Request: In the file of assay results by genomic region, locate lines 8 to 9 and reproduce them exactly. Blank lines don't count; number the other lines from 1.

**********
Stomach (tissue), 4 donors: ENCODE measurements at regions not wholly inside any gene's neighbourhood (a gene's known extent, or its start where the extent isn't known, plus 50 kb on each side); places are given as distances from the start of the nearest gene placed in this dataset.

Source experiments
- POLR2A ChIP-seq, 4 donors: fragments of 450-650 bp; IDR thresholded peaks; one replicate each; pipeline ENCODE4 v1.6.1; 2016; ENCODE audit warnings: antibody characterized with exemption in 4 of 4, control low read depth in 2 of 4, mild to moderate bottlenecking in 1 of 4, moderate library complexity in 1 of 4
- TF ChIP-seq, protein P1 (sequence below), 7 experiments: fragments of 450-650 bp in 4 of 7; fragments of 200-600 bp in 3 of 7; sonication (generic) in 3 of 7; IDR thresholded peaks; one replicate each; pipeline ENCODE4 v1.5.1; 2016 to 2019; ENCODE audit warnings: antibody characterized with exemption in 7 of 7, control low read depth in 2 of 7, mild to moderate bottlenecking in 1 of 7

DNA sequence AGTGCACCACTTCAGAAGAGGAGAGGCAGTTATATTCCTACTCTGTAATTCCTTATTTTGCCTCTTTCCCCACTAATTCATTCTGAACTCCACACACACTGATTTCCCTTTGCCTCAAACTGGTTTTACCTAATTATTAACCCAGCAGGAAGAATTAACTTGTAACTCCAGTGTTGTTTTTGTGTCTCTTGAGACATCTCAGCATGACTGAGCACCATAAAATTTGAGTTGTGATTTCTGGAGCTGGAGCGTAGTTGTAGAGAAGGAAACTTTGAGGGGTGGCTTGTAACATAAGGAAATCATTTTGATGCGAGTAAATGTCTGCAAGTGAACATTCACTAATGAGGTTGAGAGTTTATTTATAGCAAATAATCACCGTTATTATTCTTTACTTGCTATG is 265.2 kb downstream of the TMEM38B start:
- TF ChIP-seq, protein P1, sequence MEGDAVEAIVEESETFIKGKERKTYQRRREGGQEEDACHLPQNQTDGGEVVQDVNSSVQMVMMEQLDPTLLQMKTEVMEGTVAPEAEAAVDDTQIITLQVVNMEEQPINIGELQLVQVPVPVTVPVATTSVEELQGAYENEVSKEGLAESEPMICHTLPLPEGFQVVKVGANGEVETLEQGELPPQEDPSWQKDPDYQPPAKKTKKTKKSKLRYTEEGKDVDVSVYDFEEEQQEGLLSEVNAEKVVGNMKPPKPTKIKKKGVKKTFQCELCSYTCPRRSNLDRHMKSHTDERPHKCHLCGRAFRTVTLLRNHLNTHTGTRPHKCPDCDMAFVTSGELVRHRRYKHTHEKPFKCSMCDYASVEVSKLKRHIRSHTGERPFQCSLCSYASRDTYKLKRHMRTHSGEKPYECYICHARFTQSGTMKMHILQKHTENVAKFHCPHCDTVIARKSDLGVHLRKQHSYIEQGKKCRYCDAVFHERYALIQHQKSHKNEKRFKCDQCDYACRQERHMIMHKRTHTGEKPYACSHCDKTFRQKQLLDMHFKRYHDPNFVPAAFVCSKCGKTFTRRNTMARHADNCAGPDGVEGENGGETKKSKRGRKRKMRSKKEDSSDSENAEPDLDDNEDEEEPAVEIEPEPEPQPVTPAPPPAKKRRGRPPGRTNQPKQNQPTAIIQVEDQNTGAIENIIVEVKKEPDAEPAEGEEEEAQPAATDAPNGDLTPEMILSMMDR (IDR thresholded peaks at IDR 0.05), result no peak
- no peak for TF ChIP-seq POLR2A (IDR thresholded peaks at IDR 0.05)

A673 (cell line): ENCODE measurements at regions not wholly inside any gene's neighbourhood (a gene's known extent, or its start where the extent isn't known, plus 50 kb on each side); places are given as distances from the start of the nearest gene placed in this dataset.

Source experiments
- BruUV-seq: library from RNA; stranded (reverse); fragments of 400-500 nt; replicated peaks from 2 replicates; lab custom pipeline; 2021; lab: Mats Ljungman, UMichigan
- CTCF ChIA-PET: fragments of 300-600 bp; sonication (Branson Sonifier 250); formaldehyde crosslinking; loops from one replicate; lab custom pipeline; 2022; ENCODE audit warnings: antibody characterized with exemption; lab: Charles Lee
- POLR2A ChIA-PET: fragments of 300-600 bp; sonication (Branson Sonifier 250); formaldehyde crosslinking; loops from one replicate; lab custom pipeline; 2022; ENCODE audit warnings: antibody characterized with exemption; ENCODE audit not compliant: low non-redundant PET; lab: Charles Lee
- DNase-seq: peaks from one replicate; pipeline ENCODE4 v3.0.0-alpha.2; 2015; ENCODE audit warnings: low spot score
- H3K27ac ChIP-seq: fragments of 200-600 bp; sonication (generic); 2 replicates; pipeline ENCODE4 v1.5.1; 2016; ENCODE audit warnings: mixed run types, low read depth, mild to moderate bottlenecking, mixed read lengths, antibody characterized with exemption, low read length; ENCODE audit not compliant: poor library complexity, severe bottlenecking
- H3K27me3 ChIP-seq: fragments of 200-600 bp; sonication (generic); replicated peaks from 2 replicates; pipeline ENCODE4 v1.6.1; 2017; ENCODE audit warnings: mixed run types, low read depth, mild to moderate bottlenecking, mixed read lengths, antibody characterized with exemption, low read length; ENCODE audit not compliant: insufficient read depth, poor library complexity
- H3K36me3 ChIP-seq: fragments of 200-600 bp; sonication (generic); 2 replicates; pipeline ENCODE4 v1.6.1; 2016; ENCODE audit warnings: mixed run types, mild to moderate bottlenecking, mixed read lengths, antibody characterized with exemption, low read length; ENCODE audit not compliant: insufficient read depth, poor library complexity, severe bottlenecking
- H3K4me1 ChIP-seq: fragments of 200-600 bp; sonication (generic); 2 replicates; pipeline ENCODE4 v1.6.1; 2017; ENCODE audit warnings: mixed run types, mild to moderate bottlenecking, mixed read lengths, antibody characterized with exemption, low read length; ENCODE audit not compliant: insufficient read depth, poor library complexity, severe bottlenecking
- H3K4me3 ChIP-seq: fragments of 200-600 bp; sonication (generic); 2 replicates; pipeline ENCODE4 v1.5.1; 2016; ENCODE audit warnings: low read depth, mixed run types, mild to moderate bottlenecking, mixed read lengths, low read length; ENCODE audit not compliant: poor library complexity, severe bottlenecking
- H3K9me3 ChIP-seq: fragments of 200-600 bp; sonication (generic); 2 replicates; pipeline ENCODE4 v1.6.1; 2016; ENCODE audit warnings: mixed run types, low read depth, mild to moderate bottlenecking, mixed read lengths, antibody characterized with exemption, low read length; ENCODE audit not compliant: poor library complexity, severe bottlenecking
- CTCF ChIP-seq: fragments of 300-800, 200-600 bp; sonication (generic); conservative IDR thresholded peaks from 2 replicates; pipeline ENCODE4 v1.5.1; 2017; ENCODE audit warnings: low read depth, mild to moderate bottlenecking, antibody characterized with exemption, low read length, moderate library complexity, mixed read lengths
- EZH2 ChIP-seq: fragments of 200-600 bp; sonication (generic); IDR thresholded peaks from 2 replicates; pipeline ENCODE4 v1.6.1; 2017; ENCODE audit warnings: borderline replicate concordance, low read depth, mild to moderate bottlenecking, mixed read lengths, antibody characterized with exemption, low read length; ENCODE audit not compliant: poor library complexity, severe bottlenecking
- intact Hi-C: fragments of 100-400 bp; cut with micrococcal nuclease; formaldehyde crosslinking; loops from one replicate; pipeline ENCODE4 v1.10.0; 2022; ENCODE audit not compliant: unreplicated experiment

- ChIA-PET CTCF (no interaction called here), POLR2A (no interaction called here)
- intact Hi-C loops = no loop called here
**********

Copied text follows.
A673 (cell line): ENCODE measurements at regions not wholly inside any gene's neighbourhood (a gene's known extent, or its start where the extent isn't known, plus 50 kb on each side); places are given as distances from the start of the nearest gene placed in this dataset.

Source experiments